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July 2009

Dos and Don'ts of Online Dating

1.  DO be honest.  You're going to have to meet in person one day (or at least you hope to), so tell the truth early rather than having to face an awkward conversation later. 

2.  DON'T reveal too much about yourself until you become better acquainted.  You want to meet online, not have an online relationship. 

3.  DON'T use your last name or give out your personal information until you've known the person for a while.

4.  DO dial *67 before dialing their phone number.  It will block your phone number and name from appearing on a recipient's Caller ID unit.  You also can use your cell phone so your address can't be tracked.

5.  DO get a separate email account that does not give away your real name - some email providers allow you to create multiple addresses or names for free.

6.  DO post an up-to-date photo, and ask if their photo is recent.  Many aren't.

7.  DON'T spend too much time emailing before talking on the phone or meeting in person.  Nothing can replace face-to-face chemistry.  Better to find out if you have any before you get too involved.

8.  DON'T jump too quickly into sexy talk; it may send the wrong message.

9.  DO meet in a public place.

10.  DO make every word count.  Keep your descriptions light hearted, to the point, and add a little teaser.

11.  DO expect a flood of emails.  Longtime users will jump at the opportunity to meet someone new.

12.  DON'T be ambiguous.  Be clear about what you want, your goals and desires. 


Man Up and Date: Summer dating tips from It's Just Lunch

Hey guys, it's summer.  Time to relax and have some fun.  (One word: bikini.)  maybe in the past, dating has seemed to you more like a chore or at least a challenge, but trust us, done properly, dating can and should be relaxing and enjoyable.

The following are a few tips from the team at It's Just Lunch that should get you out there - and successfully dating - this summer.

  • Leave the house!  It's time to admit that she isn't going to find you while you're sitting on your couch watching summer reruns or surfing the online dating sites.  Find innovative and unusual places to meet people.  Join a club, volunteer or take up a new sport.  Summer provides a great opportunity to engage in the outdoor activities that you wouldn't have the chance to do during colder weather

  • What, are you blind?  There are many opportunities throughout your regular day to meet someone.  Interesting people are all around us, but most of us are so consumed with out busy lives - ourselves (you know who you are) - that we rarely take the time to notice.  So, while it might take a little practice, look up; consciously try to turn your radar on.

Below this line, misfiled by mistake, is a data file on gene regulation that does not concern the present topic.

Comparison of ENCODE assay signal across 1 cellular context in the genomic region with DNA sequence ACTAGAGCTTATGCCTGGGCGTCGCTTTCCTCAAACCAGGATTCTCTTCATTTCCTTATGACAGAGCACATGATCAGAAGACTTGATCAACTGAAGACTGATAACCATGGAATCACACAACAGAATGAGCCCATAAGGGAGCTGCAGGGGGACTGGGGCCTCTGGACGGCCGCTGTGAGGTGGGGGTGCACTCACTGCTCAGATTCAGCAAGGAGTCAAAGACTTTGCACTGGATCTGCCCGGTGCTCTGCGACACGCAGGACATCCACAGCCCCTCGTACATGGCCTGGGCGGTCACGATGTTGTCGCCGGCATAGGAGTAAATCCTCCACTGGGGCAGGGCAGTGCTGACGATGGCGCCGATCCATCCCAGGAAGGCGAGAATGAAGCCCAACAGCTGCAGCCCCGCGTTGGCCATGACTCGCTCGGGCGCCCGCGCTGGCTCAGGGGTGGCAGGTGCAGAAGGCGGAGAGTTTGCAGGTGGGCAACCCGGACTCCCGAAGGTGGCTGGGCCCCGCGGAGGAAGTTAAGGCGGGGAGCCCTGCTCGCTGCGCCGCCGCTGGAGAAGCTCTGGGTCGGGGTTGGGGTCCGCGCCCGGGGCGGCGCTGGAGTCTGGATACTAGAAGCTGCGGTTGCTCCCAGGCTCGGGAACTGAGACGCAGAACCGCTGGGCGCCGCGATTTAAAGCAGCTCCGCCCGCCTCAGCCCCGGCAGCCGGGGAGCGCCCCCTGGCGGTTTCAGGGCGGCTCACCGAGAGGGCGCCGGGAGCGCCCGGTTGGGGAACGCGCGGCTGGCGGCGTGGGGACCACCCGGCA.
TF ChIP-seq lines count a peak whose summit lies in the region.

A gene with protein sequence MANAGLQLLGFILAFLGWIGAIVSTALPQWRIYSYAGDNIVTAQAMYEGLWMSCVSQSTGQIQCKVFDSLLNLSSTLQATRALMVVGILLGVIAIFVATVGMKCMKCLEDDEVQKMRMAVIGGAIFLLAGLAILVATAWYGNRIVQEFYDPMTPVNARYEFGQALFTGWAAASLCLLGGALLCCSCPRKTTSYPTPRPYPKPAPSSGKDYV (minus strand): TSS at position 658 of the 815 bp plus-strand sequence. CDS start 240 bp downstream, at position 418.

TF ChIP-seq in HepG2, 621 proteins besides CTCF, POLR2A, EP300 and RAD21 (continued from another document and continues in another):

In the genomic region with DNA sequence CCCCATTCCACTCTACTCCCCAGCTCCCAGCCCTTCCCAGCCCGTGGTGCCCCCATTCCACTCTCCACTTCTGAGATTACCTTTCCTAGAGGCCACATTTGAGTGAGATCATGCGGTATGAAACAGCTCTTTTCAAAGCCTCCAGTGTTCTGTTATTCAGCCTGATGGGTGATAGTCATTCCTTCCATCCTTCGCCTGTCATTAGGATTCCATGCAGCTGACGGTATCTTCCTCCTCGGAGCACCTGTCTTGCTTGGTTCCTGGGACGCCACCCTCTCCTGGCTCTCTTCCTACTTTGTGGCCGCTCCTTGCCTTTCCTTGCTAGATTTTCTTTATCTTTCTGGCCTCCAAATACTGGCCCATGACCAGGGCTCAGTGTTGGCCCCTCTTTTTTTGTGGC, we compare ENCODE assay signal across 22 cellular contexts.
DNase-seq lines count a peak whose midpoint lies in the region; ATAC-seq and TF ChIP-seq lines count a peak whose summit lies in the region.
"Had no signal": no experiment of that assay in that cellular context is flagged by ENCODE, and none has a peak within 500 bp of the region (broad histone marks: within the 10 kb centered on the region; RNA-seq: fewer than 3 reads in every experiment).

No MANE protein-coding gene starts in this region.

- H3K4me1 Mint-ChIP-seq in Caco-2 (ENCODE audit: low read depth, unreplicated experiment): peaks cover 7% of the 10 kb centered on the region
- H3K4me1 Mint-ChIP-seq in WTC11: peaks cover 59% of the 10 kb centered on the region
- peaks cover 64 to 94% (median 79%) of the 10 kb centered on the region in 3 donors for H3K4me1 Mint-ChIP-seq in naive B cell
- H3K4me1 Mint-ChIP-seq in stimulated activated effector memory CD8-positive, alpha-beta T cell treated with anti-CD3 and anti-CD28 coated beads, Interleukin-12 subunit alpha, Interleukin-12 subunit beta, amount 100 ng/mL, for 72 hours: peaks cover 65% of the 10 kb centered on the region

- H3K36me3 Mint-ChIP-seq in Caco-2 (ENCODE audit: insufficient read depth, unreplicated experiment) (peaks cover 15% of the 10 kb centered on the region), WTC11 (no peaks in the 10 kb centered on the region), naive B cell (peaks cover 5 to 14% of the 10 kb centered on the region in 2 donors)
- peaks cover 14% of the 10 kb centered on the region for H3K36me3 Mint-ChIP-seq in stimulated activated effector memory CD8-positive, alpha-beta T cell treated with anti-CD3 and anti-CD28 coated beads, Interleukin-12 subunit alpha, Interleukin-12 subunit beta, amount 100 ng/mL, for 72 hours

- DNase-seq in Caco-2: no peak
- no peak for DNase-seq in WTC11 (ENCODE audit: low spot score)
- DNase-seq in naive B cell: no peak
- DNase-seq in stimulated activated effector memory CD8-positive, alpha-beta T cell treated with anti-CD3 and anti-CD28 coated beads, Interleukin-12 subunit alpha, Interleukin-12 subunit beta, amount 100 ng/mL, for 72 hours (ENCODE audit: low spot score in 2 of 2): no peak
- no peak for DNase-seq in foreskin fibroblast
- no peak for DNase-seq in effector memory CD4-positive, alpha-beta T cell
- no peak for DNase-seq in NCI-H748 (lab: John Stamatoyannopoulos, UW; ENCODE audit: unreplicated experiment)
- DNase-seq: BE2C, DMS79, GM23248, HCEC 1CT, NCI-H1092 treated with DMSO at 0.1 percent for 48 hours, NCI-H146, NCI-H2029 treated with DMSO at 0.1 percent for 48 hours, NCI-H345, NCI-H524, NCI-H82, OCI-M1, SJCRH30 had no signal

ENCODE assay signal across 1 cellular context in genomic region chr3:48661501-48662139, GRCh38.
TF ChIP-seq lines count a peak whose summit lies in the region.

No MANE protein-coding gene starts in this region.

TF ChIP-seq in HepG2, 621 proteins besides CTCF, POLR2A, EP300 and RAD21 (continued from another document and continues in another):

• Don't smirk, smile!  Yeah, yeah, we know - you're a tough guy - but trust us, this works.  Whether you are at the clubs or the park, be aware, consider flashing your pearly whites once in a while.  Heck, you might even occasionally say hello.

  • Embrace your singledom.  Don't you realize how insanely jealous of you your married friends are?  Think about it:  You have the freedom to do anything you want, mingle and meet everyone you want, and learn new things about yourself and others.

  • But pity the playa.  Dating is, and should be, fun.  But it is not about playing games with other people, using clever tactics or making sure you come out on top.  Seriously -pick another summer sport.  Dating responsibly will make it a more enjoyable and less stressful process for everyone.

  • Own it. Everyone gets nervous, especially when meeting someone for the first time.  But have faith in yourself, or at least try to fake it until you make it.  Self confidence produces the most amazing results in dating because this positive energy attracts an abundance of people who want to meet them.

  • Earn it.  Most people know exactly what they want out of their careers and have a clearly defined set of goals.  But when it comes to finding a partner, it's often left to chance.  So be proactive.  If you really want to find that special someone, make dating as important as your career.  Getting out there and meeting new people is the perfect thing to put on your Summer "To Do" list.   


What's the biggest mistake men make on first dates?

Andrea By: Andrea Syrtash, Host of "On Dating"

Men try to impress too much rather than being impressed by the woman across from them.

One of the top complaints I hear from women about men on a first date is that men talk too much about themselves, they don't listen well and they don't make an effort to get to know the women they are out with.  One woman adds, "...and trying to get to know my sexually doesn't count!"

Bottom line:  If you truly want to impress a woman on a first date, be impressed by her.

1. Be (genuinely) curious

Ask your date questions that are both open-ended and specific.  Rather than saying "Do you like living here?" which may lead to a conversation dead-end, try "I heard you grew up in the South.  How's the lifestyle and culture there different from here?"  An open-ended question is more likely to start a dialog and make your date feel like you are interested in learning more about her, which generally increases her interest level.